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|Location||Davis Bend, Mississippi|
|Built for||Jefferson Davis|
|Architectural style(s)||Greek Revival|
The use of the plantation, with more than 1,000 acres, was given to Jefferson Davis by his much older brother, Joseph E. Davis (1784-1870); it had previously been a part of Joseph Davis's much larger Hurricane Plantation, which it adjoined on a bend of the Mississippi River twenty miles from Vicksburg. With his brother's financial assistance and the forced labor of enslaved people, Jefferson Davis became a successful planter on the acreage following his brief first marriage to Sarah Knox Taylor (who died of malaria a few months after their wedding); after his second marriage to Varina Banks Howell in 1845, Davis erected a large comfortable frame house on the property that was home to himself, his wife, their children, as well as Davis's widowed sister and other relatives.
Brierfield had very profitable years and years of disastrous flooding but generally provided a comfortable living to supplement Davis's modest earnings from public office. Davis left the plantation for long periods, including his term in the House of Representatives, his service in the Mexican–American War, his terms in the Senate, and his four years as Secretary of War in the Franklin Pierce Administration. He regarded Brierfield as his primary residence and returned to it when not in office and after he resigned from the United States Senate following the Secession of Mississippi in 1861. His return to Brierfield was brief, as he was soon notified while tending the flower gardens of the house with his wife (as he recalled), that he had been elected president of the newly formed Confederate States of America and was summoned to Montgomery, Alabama, the Confederacy's first capital.
Davis did not visit Brierfield during his tenure as Confederate president. In early 1862, a small group of enslaved people liberated themselves, took control of some of the property, and fled to the Union lines near Vicksburg. In the summer of 1863, the Davis plantation was attacked by Unionist forces. At least 137 of the more than 200 enslaved people who lived on the plantation broke free by crossing to the Union side. The rest soon followed.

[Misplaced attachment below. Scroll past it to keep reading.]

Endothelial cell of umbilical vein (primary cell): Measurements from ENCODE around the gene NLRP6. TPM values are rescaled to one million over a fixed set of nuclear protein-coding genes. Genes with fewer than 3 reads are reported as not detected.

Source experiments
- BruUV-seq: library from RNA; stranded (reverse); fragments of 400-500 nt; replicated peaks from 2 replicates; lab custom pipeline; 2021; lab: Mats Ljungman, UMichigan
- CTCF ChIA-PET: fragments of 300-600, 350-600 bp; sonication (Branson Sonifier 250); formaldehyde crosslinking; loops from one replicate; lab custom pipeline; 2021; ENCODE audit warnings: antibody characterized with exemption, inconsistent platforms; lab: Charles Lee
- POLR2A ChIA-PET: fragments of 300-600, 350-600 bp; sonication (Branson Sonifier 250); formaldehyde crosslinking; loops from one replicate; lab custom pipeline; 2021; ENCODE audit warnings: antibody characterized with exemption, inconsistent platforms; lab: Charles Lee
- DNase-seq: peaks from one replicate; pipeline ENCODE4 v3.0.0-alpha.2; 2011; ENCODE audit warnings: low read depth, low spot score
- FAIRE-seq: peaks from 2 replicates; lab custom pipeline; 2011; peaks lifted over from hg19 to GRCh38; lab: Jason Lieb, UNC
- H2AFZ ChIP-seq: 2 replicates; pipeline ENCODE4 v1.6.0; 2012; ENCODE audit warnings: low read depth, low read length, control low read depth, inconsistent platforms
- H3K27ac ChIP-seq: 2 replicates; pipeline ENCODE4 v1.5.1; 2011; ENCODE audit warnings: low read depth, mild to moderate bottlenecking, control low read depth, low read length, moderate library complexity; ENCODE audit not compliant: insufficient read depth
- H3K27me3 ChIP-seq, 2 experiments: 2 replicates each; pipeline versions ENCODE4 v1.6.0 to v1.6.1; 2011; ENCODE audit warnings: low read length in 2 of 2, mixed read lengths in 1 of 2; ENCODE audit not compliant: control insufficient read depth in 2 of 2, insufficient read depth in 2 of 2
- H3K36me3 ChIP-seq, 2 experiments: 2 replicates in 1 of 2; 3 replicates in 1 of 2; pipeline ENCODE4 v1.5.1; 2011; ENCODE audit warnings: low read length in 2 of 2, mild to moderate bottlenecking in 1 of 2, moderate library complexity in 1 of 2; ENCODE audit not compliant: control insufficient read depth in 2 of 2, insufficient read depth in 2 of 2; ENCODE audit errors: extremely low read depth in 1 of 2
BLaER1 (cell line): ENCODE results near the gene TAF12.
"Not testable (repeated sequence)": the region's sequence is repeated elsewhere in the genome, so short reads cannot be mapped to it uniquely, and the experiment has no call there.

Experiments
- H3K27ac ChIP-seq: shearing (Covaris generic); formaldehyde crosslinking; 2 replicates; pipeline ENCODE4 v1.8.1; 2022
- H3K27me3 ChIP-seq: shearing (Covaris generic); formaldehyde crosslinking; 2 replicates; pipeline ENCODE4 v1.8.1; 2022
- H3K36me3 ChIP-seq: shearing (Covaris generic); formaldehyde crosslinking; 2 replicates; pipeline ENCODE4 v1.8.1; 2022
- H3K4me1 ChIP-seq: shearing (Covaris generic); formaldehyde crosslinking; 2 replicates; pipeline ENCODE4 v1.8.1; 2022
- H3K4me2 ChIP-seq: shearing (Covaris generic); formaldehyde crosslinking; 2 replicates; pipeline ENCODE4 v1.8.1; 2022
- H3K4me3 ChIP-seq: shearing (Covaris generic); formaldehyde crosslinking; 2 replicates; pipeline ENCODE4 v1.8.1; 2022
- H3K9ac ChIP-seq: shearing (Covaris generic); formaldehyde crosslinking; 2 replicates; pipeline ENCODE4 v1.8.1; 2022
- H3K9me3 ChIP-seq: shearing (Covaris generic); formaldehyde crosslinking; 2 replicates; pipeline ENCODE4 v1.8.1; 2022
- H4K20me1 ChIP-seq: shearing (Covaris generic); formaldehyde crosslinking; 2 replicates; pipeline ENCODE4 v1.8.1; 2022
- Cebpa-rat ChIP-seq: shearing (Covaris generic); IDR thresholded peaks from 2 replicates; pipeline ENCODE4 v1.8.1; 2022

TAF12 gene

Unlike the far larger and finer mansion of Joseph Davis at the adjoining Hurricane Plantation, which was burned to the ground, the house at Brierfield was spared the torch and used as, consecutively, field headquarters, a hospital, and a supply house for Union troops during the Mississippi campaigns. A photograph of the occupied house bearing the banner "The House Jeff Built" was widely circulated in newspapers.
Joseph Davis, who had never given Jefferson Davis title to the property, negotiated its sale after the war on a mortgage to members of the Montgomery family, former Davis family slaves, bequeathing the income from the mortgage, but not the real estate, to Jefferson in his will. The Montgomery family defaulted on the mortgage after Joseph Davis's death and the property reverted to his estate. The heirs to Joseph Davis's Hurricane plantation (his grandchildren by an acknowledged illegitimate daughter) claimed ownership of the reverted Brierfield as well, a claim disputed by Jefferson Davis, resulting in a lengthy lawsuit that was ultimately decided in Jefferson Davis's favor in 1881, giving him undisputed title to the Brierfield property for the first time, more than forty years after he first settled on the plantation.
Though his primary residence in the final decade of his life was at Beauvoir, the house and farm he had inherited near Biloxi, Jefferson Davis spent much of the remaining years of his life attempting to make Brierfield profitable again. Still, fluctuating cotton prices, floods, and the cost of free (no longer enslaved) labor now denied him the income the property had once provided. He was in residence at Brierfield in the autumn of 1889, seeing to harvest when a lingering cold developed into pneumonia, and he had to be carried onto a riverboat bound for New Orleans to receive medical attention; he died a few weeks later.
After Davis's death, his widow and surviving children left Mississippi, and none of his descendants ever resided at Brierfield. The house was destroyed by fire in 1931. A drainage canal converted what had been a peninsula jutting into the Mississippi River into an island.
Some of the family's belongings taken from the house by troops were returned to the Davis family over the following decades. They may now be found at various museums associated with the Davis family and the Civil War.
- Everett, Frank Edgar Jr. (1971). Brierfield, Plantation Home of Jefferson Davis. Hattiesburg: University and College Press of Mississippi. ISBN 9780878050024.